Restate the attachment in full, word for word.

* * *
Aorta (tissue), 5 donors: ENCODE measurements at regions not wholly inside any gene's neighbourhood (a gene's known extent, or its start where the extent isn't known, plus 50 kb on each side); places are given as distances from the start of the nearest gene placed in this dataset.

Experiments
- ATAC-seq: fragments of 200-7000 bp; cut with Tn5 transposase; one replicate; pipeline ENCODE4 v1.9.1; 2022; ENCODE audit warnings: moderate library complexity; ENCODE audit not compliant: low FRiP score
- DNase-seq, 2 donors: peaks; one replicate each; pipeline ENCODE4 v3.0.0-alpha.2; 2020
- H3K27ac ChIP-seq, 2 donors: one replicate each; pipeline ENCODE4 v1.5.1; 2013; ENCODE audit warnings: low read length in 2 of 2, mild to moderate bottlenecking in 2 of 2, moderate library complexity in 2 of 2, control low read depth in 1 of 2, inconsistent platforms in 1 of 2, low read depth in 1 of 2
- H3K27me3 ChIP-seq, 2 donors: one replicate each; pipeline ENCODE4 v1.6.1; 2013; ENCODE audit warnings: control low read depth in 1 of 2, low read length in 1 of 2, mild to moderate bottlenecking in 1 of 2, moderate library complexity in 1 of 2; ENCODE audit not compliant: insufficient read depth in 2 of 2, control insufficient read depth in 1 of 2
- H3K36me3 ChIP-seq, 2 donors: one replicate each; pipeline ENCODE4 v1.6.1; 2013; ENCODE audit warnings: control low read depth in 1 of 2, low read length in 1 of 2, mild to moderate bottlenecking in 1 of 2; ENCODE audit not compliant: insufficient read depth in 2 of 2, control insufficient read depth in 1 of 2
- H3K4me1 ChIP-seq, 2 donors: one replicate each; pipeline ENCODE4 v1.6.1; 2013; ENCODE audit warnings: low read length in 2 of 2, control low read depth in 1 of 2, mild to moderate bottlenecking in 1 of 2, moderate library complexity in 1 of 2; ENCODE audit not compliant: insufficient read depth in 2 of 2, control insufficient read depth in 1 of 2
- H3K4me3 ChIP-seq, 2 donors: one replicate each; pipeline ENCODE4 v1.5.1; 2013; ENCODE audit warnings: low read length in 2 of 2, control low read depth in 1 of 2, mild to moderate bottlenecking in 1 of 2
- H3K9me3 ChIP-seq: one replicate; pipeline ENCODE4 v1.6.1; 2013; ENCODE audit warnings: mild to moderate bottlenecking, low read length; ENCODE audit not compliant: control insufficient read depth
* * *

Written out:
Aorta (tissue), 5 donors: ENCODE measurements at regions not wholly inside any gene's neighbourhood (a gene's known extent, or its start where the extent isn't known, plus 50 kb on each side); places are given as distances from the start of the nearest gene placed in this dataset.

Experiments
- ATAC-seq: fragments of 200-7000 bp; cut with Tn5 transposase; one replicate; pipeline ENCODE4 v1.9.1; 2022; ENCODE audit warnings: moderate library complexity; ENCODE audit not compliant: low FRiP score
- DNase-seq, 2 donors: peaks; one replicate each; pipeline ENCODE4 v3.0.0-alpha.2; 2020
- H3K27ac ChIP-seq, 2 donors: one replicate each; pipeline ENCODE4 v1.5.1; 2013; ENCODE audit warnings: low read length in 2 of 2, mild to moderate bottlenecking in 2 of 2, moderate library complexity in 2 of 2, control low read depth in 1 of 2, inconsistent platforms in 1 of 2, low read depth in 1 of 2
- H3K27me3 ChIP-seq, 2 donors: one replicate each; pipeline ENCODE4 v1.6.1; 2013; ENCODE audit warnings: control low read depth in 1 of 2, low read length in 1 of 2, mild to moderate bottlenecking in 1 of 2, moderate library complexity in 1 of 2; ENCODE audit not compliant: insufficient read depth in 2 of 2, control insufficient read depth in 1 of 2
- H3K36me3 ChIP-seq, 2 donors: one replicate each; pipeline ENCODE4 v1.6.1; 2013; ENCODE audit warnings: control low read depth in 1 of 2, low read length in 1 of 2, mild to moderate bottlenecking in 1 of 2; ENCODE audit not compliant: insufficient read depth in 2 of 2, control insufficient read depth in 1 of 2
- H3K4me1 ChIP-seq, 2 donors: one replicate each; pipeline ENCODE4 v1.6.1; 2013; ENCODE audit warnings: low read length in 2 of 2, control low read depth in 1 of 2, mild to moderate bottlenecking in 1 of 2, moderate library complexity in 1 of 2; ENCODE audit not compliant: insufficient read depth in 2 of 2, control insufficient read depth in 1 of 2
- H3K4me3 ChIP-seq, 2 donors: one replicate each; pipeline ENCODE4 v1.5.1; 2013; ENCODE audit warnings: low read length in 2 of 2, control low read depth in 1 of 2, mild to moderate bottlenecking in 1 of 2
- H3K9me3 ChIP-seq: one replicate; pipeline ENCODE4 v1.6.1; 2013; ENCODE audit warnings: mild to moderate bottlenecking, low read length; ENCODE audit not compliant: control insufficient read depth